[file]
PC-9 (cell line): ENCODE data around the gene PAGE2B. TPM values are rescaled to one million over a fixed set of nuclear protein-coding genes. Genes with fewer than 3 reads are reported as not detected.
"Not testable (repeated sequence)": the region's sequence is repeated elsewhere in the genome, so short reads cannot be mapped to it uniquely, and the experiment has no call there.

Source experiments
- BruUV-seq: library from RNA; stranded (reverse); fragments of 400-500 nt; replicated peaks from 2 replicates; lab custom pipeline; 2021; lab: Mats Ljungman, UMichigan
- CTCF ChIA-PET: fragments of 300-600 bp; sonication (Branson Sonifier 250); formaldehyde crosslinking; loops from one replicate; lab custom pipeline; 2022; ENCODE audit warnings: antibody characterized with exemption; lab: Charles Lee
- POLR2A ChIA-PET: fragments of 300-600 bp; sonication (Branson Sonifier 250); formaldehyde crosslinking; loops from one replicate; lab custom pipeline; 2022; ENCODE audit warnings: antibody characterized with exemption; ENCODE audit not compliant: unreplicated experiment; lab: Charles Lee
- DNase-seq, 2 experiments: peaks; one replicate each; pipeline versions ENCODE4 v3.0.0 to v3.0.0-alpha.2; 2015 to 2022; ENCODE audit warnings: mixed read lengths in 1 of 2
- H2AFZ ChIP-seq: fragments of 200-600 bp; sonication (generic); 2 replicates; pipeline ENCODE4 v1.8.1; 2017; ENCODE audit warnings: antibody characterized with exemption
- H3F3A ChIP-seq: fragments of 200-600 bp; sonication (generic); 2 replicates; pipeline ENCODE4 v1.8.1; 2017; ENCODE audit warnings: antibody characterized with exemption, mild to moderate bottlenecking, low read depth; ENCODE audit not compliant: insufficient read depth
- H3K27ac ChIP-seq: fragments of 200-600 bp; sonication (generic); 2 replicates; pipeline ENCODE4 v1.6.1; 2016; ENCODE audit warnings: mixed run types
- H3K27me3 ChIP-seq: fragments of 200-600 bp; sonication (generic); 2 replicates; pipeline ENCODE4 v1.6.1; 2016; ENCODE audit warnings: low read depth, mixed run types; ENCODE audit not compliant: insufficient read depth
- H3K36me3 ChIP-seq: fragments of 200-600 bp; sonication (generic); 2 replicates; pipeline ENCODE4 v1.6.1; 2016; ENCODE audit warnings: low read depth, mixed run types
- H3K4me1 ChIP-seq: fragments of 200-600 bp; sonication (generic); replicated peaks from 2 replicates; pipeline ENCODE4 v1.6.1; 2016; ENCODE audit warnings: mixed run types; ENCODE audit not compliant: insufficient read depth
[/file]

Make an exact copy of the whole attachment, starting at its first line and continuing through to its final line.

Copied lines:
PC-9 (cell line): ENCODE data around the gene PAGE2B. TPM values are rescaled to one million over a fixed set of nuclear protein-coding genes. Genes with fewer than 3 reads are reported as not detected.
"Not testable (repeated sequence)": the region's sequence is repeated elsewhere in the genome, so short reads cannot be mapped to it uniquely, and the experiment has no call there.

Source experiments
- BruUV-seq: library from RNA; stranded (reverse); fragments of 400-500 nt; replicated peaks from 2 replicates; lab custom pipeline; 2021; lab: Mats Ljungman, UMichigan
- CTCF ChIA-PET: fragments of 300-600 bp; sonication (Branson Sonifier 250); formaldehyde crosslinking; loops from one replicate; lab custom pipeline; 2022; ENCODE audit warnings: antibody characterized with exemption; lab: Charles Lee
- POLR2A ChIA-PET: fragments of 300-600 bp; sonication (Branson Sonifier 250); formaldehyde crosslinking; loops from one replicate; lab custom pipeline; 2022; ENCODE audit warnings: antibody characterized with exemption; ENCODE audit not compliant: unreplicated experiment; lab: Charles Lee
- DNase-seq, 2 experiments: peaks; one replicate each; pipeline versions ENCODE4 v3.0.0 to v3.0.0-alpha.2; 2015 to 2022; ENCODE audit warnings: mixed read lengths in 1 of 2
- H2AFZ ChIP-seq: fragments of 200-600 bp; sonication (generic); 2 replicates; pipeline ENCODE4 v1.8.1; 2017; ENCODE audit warnings: antibody characterized with exemption
- H3F3A ChIP-seq: fragments of 200-600 bp; sonication (generic); 2 replicates; pipeline ENCODE4 v1.8.1; 2017; ENCODE audit warnings: antibody characterized with exemption, mild to moderate bottlenecking, low read depth; ENCODE audit not compliant: insufficient read depth
- H3K27ac ChIP-seq: fragments of 200-600 bp; sonication (generic); 2 replicates; pipeline ENCODE4 v1.6.1; 2016; ENCODE audit warnings: mixed run types
- H3K27me3 ChIP-seq: fragments of 200-600 bp; sonication (generic); 2 replicates; pipeline ENCODE4 v1.6.1; 2016; ENCODE audit warnings: low read depth, mixed run types; ENCODE audit not compliant: insufficient read depth
- H3K36me3 ChIP-seq: fragments of 200-600 bp; sonication (generic); 2 replicates; pipeline ENCODE4 v1.6.1; 2016; ENCODE audit warnings: low read depth, mixed run types
- H3K4me1 ChIP-seq: fragments of 200-600 bp; sonication (generic); replicated peaks from 2 replicates; pipeline ENCODE4 v1.6.1; 2016; ENCODE audit warnings: mixed run types; ENCODE audit not compliant: insufficient read depth